The judges tallied their data and then ducked off into a back room to crunch the numbers so they could return with something close to an objective ranking. There were ten mac & cheeses in all, and Gretchen's entry tied another for bronze. (At least one of the two that had been ranked higher than hers contained bacon.) Still, that constituted an amazing success. The judges had found a completely vegan mac & cheese to be better than the average of a set of mac & cheeses, none of the others of which were vegan! When Gretchen revealed that her dish was vegan, heads began to explode and people begged for the recipe. The owner of the store actually said he thought Gretchen's mac & cheese was the best, but then again, he's probably not supposed to be eating bacon anyway.
After the judging, the dishes were opened to the general public (though of course, us vegans could only eat from Gretchen's entry). Amusingly, all the contestants were given hunks of cheese for entering the contest, though of course Gretchen (being vegan) received a tub of hummus instead.
The four of us eventually crossed the street and had drinks at the Bywater Bistro, sitting on a comfy couch near the window. The bartender was a surprisingly-convincing transvestite and there were practically no other customers when we arrived. Ray and I had Southern Tier IPA from the tap (it's not very good from a bottle and not much better from the tap) and the ladies had fancy mixed drinks. At some point a parade went by featuring musicians and some Bread & Puppet style figurines. But it was cold outside and the parade didn't last long.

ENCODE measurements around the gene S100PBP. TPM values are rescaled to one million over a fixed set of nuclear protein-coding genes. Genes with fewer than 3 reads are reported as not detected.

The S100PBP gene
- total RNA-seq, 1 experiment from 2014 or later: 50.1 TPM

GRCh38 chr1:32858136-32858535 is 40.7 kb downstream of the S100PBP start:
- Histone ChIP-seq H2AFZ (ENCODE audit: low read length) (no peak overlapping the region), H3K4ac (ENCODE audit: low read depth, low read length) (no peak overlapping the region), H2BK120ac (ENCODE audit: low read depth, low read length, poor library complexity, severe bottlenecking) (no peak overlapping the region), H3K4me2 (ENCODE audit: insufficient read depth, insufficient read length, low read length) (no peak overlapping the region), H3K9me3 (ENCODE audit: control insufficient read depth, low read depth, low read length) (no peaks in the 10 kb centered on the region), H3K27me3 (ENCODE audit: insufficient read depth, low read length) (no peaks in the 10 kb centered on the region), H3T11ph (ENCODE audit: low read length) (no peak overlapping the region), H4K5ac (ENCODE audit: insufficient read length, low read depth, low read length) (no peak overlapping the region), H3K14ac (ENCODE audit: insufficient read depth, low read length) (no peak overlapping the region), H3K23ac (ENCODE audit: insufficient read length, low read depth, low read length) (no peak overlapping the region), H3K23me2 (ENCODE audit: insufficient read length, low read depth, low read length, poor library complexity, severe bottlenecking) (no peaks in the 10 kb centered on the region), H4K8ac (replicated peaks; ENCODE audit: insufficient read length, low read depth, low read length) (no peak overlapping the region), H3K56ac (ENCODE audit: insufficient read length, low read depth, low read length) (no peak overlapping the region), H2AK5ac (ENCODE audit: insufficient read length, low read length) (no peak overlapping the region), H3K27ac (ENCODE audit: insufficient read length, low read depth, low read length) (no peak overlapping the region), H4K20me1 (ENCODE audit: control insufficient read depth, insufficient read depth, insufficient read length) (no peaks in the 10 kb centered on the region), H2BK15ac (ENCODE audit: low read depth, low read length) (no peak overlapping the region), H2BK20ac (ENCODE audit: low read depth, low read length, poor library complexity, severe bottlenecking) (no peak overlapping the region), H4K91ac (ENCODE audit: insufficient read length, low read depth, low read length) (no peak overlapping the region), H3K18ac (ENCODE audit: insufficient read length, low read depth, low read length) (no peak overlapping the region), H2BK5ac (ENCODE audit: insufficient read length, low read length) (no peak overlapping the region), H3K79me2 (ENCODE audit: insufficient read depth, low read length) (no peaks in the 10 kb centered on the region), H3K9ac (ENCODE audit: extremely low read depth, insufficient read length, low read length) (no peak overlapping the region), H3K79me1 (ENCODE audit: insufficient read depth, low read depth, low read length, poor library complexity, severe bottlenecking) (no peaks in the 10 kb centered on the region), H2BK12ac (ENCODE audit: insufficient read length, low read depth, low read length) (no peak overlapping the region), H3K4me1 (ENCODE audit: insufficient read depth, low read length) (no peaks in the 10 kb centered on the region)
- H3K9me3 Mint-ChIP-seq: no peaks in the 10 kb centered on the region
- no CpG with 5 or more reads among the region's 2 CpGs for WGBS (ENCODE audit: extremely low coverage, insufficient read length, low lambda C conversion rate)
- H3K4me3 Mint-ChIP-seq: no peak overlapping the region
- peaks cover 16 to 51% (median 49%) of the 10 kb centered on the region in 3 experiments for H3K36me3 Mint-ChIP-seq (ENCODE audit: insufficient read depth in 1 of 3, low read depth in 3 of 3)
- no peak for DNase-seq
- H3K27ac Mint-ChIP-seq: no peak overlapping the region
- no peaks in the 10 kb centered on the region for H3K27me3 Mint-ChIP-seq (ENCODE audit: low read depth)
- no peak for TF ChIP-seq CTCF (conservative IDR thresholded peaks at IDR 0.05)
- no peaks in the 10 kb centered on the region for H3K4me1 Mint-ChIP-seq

While the ladies went off to get their R&B-influenced jazz on, Ray and I went back to his place and ended up drinking gin, eating popcorn, and watching the pilot episode of The Walking Dead. Ray, who is going through something of a zombie apocalypse phase, had already seen it numerous times, but his purpose tonight was evangelizing it as being an awesome new AMC series. I kept an open mind, but in the end I don't really get the fascination with zombies. They don't make any sense as science fiction, are dubious as allegorical characters, and they don't have much value in demented magical realism either. In The Walking Dead, they don't even break the stereotype of how a zombie supposedly behaves. (Picture a guy with ghastly injuries staggering slowly with outstretched arms.) My guess is that people who like zombie flicks have some sort of sublimated kink, perhaps a vaguely sexual one, that makes zombies compelling.